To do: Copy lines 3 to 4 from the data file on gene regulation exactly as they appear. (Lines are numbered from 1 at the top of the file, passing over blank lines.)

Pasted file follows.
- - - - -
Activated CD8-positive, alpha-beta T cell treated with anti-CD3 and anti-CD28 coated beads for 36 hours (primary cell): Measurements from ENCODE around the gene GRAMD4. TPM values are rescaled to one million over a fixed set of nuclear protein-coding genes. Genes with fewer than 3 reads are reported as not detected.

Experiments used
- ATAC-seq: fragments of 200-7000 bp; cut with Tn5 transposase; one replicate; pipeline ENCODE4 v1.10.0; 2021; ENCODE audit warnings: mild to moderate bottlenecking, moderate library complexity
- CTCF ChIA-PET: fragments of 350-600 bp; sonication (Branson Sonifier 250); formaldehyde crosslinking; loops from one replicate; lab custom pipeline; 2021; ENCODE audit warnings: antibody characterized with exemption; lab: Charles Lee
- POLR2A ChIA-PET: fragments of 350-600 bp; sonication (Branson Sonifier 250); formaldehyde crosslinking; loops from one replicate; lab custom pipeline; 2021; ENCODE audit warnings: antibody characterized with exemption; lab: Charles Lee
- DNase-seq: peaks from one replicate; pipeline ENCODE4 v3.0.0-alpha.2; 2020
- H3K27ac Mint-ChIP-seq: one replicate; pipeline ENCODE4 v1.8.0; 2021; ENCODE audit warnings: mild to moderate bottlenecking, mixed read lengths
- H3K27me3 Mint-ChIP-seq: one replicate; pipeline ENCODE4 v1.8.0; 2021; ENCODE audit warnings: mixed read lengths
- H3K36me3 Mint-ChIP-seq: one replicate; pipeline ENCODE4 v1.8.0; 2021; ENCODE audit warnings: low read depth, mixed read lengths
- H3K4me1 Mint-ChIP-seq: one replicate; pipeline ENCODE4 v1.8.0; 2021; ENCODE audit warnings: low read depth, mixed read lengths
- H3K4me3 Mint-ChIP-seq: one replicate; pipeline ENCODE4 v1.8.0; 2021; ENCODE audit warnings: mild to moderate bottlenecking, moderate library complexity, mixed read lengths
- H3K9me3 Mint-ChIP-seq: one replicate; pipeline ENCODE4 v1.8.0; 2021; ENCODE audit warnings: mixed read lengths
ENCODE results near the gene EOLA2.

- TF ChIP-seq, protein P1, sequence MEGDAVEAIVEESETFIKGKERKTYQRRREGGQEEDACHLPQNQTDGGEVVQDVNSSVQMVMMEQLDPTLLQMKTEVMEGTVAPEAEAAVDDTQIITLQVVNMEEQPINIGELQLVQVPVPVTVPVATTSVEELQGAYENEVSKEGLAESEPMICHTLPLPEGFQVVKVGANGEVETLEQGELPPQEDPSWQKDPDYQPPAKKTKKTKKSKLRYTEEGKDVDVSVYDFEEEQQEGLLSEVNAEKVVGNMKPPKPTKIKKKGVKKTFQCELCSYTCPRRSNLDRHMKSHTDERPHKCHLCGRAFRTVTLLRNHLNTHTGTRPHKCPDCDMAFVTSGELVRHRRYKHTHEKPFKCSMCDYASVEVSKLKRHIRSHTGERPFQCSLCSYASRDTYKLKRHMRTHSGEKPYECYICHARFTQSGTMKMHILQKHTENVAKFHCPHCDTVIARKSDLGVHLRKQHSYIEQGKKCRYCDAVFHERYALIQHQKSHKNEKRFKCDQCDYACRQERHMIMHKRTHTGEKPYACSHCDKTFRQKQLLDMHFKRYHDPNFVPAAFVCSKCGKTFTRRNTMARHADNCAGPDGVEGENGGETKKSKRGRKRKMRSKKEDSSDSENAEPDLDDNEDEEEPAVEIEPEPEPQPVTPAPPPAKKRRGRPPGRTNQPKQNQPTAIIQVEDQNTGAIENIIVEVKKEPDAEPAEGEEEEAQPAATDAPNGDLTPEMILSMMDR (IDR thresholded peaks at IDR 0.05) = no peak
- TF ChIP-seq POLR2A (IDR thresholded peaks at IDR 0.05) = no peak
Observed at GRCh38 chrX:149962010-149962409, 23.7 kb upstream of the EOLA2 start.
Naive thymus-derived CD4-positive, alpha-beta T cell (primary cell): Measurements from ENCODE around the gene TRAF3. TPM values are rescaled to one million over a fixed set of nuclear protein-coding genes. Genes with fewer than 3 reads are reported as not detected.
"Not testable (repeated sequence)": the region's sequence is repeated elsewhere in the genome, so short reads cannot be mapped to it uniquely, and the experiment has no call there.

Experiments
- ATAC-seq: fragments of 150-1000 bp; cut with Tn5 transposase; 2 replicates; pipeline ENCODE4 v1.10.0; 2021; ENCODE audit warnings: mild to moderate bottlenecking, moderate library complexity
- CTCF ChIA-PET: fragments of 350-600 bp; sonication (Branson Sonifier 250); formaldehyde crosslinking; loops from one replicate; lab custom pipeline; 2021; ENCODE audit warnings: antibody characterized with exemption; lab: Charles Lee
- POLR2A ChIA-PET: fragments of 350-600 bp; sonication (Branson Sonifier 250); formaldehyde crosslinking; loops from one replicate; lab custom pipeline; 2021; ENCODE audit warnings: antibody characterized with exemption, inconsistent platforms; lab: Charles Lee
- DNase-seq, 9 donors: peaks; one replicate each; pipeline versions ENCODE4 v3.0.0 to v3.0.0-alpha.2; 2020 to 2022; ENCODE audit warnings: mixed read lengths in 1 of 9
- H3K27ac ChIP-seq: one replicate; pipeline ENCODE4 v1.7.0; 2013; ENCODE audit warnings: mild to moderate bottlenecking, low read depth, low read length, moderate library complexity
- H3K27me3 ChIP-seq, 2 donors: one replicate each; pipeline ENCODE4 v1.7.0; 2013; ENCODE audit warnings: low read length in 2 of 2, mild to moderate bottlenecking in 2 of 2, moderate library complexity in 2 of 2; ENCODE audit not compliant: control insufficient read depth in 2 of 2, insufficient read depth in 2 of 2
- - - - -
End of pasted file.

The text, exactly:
- ATAC-seq: fragments of 200-7000 bp; cut with Tn5 transposase; one replicate; pipeline ENCODE4 v1.10.0; 2021; ENCODE audit warnings: mild to moderate bottlenecking, moderate library complexity
- CTCF ChIA-PET: fragments of 350-600 bp; sonication (Branson Sonifier 250); formaldehyde crosslinking; loops from one replicate; lab custom pipeline; 2021; ENCODE audit warnings: antibody characterized with exemption; lab: Charles Lee